‘Do they still sail caravels in Brazil?’ I asked.
He shrugged. ‘Why not?’
‘We are living in the modern era, that’s why.’
‘Oh no, Senhor! Oh no!’
‘What did I say wrong? What is my blunder?’
‘Saudade doesn’t permit one to remain in the present. It takes us back, my friend, to a time that perhaps never was real but has been lodged in our hearts since we were children, to a time and to places from that time. The magical lands that filled our daydreams, those visions of wonder and marvels, those gentle golden easy places, when we knew that travel was a miracle that would take us there one day, always one day, one day, yes, but never now, never soon. We just had to wait to grow up and the power would be ours. But we did grow up and nothing was as simple or fine as it should have been. The lands were gone, we couldn’t locate them on any map, for we had forgotten to look into our hearts, where they really were, slumbering and fading all the while.’
‘But what happened to those giant cheek trees?’
‘Nothing at all, Senhor.’
‘Didn’t anyone climb them?’
‘To pluck unripe cheeks, you mean? No! The cheeks blushed and the blushes were visible for many leagues across the ocean. Burning blushes that pulsed in the night like lighthouse beams. How do you think it made sailors feel? Sure, they could navigate using the blushes, but cheeks will respond to other cheeks like brothers.’
‘And also like lovers?’
‘Exactly that way! You are no fool, my friend. I knew it before and I know it again. The cheeks of the cheek trees blushed and the cheeks of the sailors blushed in sympathy. How embarrassing for grown men! How humiliating that must be in front of their comrades, all together with their scarlet cheeks pulsing and burning!’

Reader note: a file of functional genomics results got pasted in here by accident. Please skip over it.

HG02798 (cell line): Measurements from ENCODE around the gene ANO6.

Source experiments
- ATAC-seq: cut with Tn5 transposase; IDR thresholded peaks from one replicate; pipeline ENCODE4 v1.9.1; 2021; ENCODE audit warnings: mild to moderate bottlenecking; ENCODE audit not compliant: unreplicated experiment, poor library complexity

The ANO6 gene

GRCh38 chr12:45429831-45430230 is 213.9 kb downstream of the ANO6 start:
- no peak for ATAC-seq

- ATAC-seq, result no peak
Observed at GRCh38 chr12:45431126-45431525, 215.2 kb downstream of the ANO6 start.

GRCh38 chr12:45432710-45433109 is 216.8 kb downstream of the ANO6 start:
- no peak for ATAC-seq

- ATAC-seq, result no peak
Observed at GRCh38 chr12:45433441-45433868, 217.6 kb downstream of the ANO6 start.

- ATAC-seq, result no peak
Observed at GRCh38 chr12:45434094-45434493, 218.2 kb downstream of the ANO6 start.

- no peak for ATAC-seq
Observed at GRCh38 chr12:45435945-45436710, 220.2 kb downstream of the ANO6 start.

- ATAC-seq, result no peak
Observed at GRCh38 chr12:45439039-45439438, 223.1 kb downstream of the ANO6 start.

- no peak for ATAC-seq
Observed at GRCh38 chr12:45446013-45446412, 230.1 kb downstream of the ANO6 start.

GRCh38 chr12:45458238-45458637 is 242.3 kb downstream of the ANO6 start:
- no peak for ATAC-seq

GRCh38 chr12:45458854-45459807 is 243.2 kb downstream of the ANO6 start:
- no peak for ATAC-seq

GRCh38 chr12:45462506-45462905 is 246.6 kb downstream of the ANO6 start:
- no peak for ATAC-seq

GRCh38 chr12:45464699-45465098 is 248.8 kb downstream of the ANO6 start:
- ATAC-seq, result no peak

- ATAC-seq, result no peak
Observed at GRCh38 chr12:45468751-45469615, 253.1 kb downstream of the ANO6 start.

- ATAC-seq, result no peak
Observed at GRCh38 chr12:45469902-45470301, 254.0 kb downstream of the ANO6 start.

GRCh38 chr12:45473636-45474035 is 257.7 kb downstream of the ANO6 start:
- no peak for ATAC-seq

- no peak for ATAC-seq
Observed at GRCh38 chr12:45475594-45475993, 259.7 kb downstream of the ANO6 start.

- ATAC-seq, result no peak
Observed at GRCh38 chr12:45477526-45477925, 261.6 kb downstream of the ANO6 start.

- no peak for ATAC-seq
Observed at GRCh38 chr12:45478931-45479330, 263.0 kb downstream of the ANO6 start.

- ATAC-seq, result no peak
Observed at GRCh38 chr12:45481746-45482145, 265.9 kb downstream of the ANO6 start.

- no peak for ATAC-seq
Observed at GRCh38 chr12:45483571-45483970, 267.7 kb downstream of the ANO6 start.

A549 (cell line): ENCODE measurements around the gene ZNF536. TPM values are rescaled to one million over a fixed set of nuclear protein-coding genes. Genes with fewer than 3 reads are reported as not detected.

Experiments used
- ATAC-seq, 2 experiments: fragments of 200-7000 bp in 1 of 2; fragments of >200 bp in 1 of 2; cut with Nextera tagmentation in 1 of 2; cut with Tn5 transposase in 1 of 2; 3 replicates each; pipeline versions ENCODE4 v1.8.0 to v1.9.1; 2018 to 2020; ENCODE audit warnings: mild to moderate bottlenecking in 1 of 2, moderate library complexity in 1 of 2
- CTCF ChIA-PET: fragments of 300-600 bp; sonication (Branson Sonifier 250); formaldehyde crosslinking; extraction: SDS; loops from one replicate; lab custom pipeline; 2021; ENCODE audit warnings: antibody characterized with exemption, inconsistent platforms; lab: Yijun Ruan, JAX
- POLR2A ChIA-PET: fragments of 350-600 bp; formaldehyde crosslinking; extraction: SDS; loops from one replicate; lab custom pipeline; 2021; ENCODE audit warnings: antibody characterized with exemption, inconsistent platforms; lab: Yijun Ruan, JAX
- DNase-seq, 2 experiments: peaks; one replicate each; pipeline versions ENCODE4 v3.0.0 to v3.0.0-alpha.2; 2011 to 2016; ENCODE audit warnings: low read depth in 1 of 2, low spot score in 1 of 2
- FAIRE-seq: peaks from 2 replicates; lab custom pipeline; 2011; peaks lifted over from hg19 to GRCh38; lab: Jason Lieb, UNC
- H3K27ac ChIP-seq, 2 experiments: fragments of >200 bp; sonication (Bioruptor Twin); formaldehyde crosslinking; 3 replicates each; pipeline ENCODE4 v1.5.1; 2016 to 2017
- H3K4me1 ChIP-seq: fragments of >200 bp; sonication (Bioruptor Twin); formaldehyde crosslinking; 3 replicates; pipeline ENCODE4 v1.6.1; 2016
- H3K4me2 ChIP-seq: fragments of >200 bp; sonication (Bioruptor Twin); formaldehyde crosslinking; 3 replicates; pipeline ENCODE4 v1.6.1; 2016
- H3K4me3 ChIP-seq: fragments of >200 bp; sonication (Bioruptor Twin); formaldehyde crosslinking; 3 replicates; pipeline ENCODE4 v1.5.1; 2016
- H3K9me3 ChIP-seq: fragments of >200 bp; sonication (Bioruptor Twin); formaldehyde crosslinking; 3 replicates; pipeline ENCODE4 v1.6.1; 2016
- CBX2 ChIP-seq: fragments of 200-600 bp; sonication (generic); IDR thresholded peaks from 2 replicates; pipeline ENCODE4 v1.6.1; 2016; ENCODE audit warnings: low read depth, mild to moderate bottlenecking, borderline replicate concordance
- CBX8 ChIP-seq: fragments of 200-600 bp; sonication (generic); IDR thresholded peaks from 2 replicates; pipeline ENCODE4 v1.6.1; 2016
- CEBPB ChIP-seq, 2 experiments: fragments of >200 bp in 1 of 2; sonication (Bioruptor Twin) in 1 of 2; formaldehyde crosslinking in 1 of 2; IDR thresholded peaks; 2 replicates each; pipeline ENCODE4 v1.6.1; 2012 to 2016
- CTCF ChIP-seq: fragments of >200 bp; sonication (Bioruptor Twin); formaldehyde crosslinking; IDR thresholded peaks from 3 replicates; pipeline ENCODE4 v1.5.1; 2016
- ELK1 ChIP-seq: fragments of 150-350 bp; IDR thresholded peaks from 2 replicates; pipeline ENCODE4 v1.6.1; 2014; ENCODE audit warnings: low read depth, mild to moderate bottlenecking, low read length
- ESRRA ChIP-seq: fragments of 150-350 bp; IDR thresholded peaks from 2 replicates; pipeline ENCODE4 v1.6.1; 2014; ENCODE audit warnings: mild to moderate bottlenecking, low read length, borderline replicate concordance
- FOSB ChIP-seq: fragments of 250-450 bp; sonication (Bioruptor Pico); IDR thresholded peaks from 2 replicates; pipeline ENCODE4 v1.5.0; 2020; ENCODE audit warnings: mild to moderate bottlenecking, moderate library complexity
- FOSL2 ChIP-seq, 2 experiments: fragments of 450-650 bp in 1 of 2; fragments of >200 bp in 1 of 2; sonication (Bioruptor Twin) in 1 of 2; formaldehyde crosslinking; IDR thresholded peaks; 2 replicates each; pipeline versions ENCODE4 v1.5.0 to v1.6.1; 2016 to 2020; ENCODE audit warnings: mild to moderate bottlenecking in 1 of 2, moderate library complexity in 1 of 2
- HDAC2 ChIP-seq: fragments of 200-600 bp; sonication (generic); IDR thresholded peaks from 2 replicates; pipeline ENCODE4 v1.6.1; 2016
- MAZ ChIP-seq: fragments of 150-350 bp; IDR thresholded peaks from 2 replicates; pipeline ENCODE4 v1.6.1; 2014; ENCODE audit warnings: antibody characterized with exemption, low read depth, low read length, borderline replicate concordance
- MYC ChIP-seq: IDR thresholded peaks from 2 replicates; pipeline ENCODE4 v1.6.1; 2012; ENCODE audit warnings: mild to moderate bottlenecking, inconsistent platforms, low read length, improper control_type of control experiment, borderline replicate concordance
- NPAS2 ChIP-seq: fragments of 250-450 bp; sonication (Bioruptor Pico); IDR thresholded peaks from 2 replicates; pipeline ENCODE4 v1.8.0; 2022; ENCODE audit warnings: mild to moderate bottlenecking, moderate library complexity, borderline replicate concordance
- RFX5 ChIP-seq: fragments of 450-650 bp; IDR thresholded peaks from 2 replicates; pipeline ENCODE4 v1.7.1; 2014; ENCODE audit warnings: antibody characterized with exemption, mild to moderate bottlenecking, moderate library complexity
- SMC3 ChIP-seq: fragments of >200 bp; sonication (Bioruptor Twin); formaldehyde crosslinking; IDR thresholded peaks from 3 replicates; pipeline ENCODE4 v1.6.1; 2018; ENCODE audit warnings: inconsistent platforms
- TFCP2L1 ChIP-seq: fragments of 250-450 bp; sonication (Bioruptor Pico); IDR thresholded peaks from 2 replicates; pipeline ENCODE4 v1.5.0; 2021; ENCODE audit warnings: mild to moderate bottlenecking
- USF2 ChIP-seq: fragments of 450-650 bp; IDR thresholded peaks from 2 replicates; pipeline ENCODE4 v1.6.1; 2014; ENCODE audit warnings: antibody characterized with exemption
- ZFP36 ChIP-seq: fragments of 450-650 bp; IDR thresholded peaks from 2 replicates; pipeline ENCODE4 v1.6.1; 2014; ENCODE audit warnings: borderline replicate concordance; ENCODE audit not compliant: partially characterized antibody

‘And they began to avoid that island, to sail far around it, to take long detours out on the open ocean?’
‘You are perceptive. And saudade was to blame.’
‘The tale is intriguing.’
‘This really happened,’ he told me, and he sighed again, ‘so take care if you sip saudade, even if you dilute it with tea. This isn’t fake stuff, the bittersweet longing of actors in films.’
‘I listen. I have no desire to lose my cheeks.’
‘Oh Senhor! This stuff is intoxicating and throbs your soul as well as your heart. It must be swallowed only in drops. As for cheeks, they are perilous and weird, but let me tell you something. Knees are worse, much worse. Knees! Bear this in mind.’
I said farewell to Old Rogerio, for I already knew his name and in fact had spoken to him at length before. But saudade cares not for precision. It prefers the vagueness that frames a longing. One must never be quite sure what exactly one is yearning for…
About the Book:
Writer, explorer, inventor, fantastist … join Perceval Pitthelm as he takes you on a journey in the township of Kionga, self-propelled on a pair of massive, mechanical kangaroo legs. His stories may be wild, but his adventures are even wilder. In a riot of imagination and literary sleight of hand, Rhys Hughes presents an old-style adventure set in East Africa, Brazil and the Sahara Desert in this novel. We’re talking Philip José Farmer crossed with H Bedford-Jones meeting James Hilton by way of Karel Čapek (in his War with the Newts phase). And with hefty chunks of Flann O’Brien and Boris Vian thrown in for good measure!
About the Author
Rhys Hughes has been writing fiction from an early age. His first book was published in 1995 and since that time he has published fifty other books, nine hundred short stories and many articles and poems, and his work has been translated into ten languages. He graduated as an engineer but currently works as a tutor of mathematics. Having lived in Britain, Spain and Kenya, he is now planning to move to India. His poetry tends to be humorous light verse and offbeat lyrical fantasy, influenced mainly by Don Marquis, Ogden Nash, Edward Lear, Richard Brautigan, Ivor Cutler and Spike Milligan.